Romantic Poetry and the Fragmentary Imperative

Schlegel, Byron, Joyce, Blanchot

By Christopher A. Strathman

Subjects: Romanticism, Poetry, Literary Theory, Literary Criticism
Paperback : 9780791464588, 216 pages, June 2006
Hardcover : 9780791464571, 216 pages, November 2005

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Table of contents


1. Setting Out: Toward Irony, the Fragment, and the Fragmentary Work

2. Rethinking Romantic Poetry: Schlegel, the Genre of Dialogue, and the Poetics of the Fragment

3. Nothing so Difficult as a Beginning: Byron’s Pilgrimage to the Origin of the Work of Art and the Inspiration of Exile

4. Narrative and Its Discontents; or, The Novel as Fragmentary Work: Joyce at the Limits of Romantic Poetry

5. From the Fragmentary Work to the Fragmentary Imperative: Blanchot and the Quest for Passage to the Outside


Uses the concept of the poetic fragment to draw connections between romantic poetry and modern literature and literary theory.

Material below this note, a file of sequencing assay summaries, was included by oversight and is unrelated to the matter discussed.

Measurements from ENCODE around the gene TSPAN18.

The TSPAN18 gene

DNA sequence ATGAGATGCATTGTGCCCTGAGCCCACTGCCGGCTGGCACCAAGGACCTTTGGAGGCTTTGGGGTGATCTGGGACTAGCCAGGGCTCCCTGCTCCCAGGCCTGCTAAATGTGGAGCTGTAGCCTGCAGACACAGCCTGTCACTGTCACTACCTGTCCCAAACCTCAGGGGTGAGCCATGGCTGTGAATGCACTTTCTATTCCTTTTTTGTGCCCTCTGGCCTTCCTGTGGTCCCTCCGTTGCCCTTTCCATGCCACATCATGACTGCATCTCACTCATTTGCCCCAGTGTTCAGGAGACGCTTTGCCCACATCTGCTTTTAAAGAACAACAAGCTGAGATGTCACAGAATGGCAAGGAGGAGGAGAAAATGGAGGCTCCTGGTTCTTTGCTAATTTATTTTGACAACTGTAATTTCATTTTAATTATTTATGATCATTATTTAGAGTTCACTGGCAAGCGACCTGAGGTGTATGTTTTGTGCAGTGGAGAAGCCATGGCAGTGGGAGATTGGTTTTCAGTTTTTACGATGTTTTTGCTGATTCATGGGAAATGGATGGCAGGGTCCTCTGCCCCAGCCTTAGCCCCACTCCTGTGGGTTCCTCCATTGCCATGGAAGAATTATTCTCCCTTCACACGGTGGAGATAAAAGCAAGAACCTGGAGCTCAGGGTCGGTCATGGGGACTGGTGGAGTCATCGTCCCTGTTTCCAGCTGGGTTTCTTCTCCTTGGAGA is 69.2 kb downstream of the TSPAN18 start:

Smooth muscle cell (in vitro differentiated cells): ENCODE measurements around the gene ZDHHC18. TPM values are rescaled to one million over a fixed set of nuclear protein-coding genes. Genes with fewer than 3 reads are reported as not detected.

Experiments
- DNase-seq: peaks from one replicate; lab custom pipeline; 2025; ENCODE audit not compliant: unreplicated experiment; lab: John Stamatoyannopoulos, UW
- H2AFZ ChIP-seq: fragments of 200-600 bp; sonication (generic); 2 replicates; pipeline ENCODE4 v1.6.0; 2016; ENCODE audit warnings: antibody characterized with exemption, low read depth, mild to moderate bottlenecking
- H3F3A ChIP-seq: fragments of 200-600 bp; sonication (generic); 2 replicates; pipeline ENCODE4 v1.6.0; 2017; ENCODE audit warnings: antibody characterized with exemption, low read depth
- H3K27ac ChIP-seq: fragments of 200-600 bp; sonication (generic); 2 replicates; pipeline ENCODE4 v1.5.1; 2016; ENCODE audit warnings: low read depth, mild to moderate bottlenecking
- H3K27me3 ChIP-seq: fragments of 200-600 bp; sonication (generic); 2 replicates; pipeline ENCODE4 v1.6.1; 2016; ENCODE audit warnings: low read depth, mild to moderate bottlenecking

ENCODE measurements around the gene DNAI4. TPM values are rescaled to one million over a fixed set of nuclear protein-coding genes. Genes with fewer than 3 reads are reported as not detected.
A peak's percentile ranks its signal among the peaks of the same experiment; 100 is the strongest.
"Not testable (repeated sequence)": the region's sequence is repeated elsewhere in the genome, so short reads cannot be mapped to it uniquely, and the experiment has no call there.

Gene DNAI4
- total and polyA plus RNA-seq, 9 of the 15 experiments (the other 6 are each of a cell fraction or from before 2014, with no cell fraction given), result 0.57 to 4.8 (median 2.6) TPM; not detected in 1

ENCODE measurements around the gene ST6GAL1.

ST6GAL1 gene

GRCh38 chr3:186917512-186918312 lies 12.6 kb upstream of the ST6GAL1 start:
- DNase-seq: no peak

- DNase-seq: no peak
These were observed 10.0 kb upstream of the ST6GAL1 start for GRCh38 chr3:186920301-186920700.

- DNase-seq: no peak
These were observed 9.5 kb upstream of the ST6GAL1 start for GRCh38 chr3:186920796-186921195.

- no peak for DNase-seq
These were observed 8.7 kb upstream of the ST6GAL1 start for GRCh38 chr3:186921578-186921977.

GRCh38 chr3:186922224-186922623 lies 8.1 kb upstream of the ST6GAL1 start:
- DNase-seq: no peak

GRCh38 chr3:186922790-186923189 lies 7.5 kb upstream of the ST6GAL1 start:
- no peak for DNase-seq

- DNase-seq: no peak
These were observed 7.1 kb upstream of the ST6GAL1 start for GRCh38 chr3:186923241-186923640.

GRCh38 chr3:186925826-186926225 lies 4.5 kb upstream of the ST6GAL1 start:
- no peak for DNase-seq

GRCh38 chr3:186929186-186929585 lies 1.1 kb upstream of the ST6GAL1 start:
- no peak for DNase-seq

Romantic Poetry and the Fragmentary Imperative locates Byron (and, to a lesser extent, Joyce) within a genealogy of romantic poetry understood not so much as imaginative self-expression or ideological case study but rather as what the German romantics call "romantische poesie"—an experimental form of poetry loosely based on the fragmentary flexibility and acute critical self-consciousness of Socratic dialogue. The book is therefore less an attempt to present yet another theory of romanticism than it is an effort to recover a more precise sense of the relationship between Byron's fragmentary or "workless" poetic and romantic poetry generally, and to articulate connections between romantic poetry and modern literature and literary theory. The book also argues that the "exigency" or "imperative" of the fragmentary works of Schlegel, Byron, Joyce, and Blanchot is not so much the expression of a style as it is an acknowledgment of what remains unthought in thinking.

Christopher A. Strathman is Assistant Professor of English at Baylor University.